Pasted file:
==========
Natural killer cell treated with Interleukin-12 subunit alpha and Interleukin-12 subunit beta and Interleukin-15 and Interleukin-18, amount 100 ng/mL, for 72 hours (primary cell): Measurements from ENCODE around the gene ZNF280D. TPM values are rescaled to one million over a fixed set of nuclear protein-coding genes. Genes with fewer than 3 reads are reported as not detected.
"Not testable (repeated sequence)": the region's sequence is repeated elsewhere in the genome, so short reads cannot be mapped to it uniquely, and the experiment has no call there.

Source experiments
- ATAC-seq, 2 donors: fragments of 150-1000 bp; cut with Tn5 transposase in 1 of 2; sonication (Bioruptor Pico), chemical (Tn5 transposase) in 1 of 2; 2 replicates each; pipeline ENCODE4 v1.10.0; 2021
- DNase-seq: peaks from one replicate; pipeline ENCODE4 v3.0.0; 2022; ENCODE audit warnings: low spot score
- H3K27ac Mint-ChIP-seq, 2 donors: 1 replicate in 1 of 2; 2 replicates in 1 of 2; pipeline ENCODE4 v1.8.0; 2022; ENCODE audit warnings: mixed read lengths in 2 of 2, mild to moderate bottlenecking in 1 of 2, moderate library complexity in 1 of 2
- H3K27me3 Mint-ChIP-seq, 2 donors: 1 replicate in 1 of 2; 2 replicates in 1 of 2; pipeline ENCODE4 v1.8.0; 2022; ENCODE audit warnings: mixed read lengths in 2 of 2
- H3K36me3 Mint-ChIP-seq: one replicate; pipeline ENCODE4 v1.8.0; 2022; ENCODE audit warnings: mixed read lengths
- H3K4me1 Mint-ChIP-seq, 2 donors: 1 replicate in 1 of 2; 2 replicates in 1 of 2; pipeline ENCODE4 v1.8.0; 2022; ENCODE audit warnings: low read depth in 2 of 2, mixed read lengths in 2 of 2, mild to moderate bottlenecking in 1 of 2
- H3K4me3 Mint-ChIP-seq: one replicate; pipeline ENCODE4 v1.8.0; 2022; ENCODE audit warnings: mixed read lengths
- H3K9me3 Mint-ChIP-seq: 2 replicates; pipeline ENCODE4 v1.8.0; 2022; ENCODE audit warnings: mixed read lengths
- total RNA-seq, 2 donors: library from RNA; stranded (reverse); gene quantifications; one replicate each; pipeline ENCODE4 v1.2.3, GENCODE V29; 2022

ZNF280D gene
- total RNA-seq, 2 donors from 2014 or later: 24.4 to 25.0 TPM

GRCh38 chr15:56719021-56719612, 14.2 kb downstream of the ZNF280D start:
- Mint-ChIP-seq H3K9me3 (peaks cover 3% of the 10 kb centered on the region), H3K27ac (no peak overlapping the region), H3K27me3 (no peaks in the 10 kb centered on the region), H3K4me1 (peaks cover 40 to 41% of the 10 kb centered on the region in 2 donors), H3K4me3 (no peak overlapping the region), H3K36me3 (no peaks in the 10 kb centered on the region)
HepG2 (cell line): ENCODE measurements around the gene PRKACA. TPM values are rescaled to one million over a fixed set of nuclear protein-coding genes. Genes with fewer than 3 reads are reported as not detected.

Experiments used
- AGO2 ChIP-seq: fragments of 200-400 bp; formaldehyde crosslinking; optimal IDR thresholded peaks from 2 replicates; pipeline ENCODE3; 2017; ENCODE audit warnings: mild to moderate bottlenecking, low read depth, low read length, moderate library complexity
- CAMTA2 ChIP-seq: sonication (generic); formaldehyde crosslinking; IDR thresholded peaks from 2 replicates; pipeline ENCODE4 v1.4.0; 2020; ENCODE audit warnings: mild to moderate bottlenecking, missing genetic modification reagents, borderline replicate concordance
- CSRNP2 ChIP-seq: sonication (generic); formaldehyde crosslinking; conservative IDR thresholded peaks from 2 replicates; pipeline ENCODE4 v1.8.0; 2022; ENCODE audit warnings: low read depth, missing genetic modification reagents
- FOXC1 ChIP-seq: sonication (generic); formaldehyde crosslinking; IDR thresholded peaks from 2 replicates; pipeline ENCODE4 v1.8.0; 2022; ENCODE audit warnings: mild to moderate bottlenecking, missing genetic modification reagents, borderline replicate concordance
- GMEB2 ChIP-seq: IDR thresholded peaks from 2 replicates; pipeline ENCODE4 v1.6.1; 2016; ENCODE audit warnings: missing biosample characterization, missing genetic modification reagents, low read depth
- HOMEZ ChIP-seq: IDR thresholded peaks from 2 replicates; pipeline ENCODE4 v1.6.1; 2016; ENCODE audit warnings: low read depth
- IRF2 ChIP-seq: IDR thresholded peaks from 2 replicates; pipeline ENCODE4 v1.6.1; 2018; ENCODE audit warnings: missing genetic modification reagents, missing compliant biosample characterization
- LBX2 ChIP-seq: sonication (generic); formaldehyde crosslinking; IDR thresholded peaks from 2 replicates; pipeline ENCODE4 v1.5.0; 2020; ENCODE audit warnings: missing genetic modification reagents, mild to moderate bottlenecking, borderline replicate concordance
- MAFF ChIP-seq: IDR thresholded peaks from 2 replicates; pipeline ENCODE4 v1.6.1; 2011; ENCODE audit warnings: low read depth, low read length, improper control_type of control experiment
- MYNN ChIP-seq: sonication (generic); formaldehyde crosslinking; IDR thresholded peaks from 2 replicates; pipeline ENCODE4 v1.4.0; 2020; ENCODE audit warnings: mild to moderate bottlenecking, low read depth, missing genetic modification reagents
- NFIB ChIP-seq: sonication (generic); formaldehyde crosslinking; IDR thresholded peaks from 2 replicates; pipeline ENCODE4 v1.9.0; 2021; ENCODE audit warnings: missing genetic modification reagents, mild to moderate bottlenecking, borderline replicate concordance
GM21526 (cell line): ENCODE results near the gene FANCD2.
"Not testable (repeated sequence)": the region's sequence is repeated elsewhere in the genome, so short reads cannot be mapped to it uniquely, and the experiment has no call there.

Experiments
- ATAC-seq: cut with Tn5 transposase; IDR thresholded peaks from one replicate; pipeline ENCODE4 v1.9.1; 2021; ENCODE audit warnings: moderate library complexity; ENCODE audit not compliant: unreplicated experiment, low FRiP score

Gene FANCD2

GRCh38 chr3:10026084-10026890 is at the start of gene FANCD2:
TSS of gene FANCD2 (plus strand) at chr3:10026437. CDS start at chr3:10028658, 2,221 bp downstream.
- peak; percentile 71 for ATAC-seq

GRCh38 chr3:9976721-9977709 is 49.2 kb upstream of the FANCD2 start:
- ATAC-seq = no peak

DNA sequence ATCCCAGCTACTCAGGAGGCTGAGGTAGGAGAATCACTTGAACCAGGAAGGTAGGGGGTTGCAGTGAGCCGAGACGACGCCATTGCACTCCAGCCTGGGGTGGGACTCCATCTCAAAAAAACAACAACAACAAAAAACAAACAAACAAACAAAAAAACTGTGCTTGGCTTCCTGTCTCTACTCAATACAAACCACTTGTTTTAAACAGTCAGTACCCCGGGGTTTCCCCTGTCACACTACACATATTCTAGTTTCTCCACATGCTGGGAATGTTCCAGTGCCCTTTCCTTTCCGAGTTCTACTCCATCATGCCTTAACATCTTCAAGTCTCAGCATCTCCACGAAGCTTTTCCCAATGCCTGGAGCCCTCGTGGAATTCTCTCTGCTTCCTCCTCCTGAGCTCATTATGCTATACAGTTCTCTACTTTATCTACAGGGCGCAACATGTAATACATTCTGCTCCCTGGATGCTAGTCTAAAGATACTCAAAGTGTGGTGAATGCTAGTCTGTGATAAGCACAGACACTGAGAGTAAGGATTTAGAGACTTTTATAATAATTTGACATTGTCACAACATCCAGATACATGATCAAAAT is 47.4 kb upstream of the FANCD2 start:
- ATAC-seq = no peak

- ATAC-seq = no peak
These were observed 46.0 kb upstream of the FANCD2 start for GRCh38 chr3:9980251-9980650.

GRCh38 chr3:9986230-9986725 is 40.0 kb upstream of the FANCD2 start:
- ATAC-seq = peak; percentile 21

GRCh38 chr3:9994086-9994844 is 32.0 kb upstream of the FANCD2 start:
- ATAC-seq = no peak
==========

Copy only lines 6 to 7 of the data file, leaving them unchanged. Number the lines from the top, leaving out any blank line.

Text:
- H3K27ac Mint-ChIP-seq, 2 donors: 1 replicate in 1 of 2; 2 replicates in 1 of 2; pipeline ENCODE4 v1.8.0; 2022; ENCODE audit warnings: mixed read lengths in 2 of 2, mild to moderate bottlenecking in 1 of 2, moderate library complexity in 1 of 2
- H3K27me3 Mint-ChIP-seq, 2 donors: 1 replicate in 1 of 2; 2 replicates in 1 of 2; pipeline ENCODE4 v1.8.0; 2022; ENCODE audit warnings: mixed read lengths in 2 of 2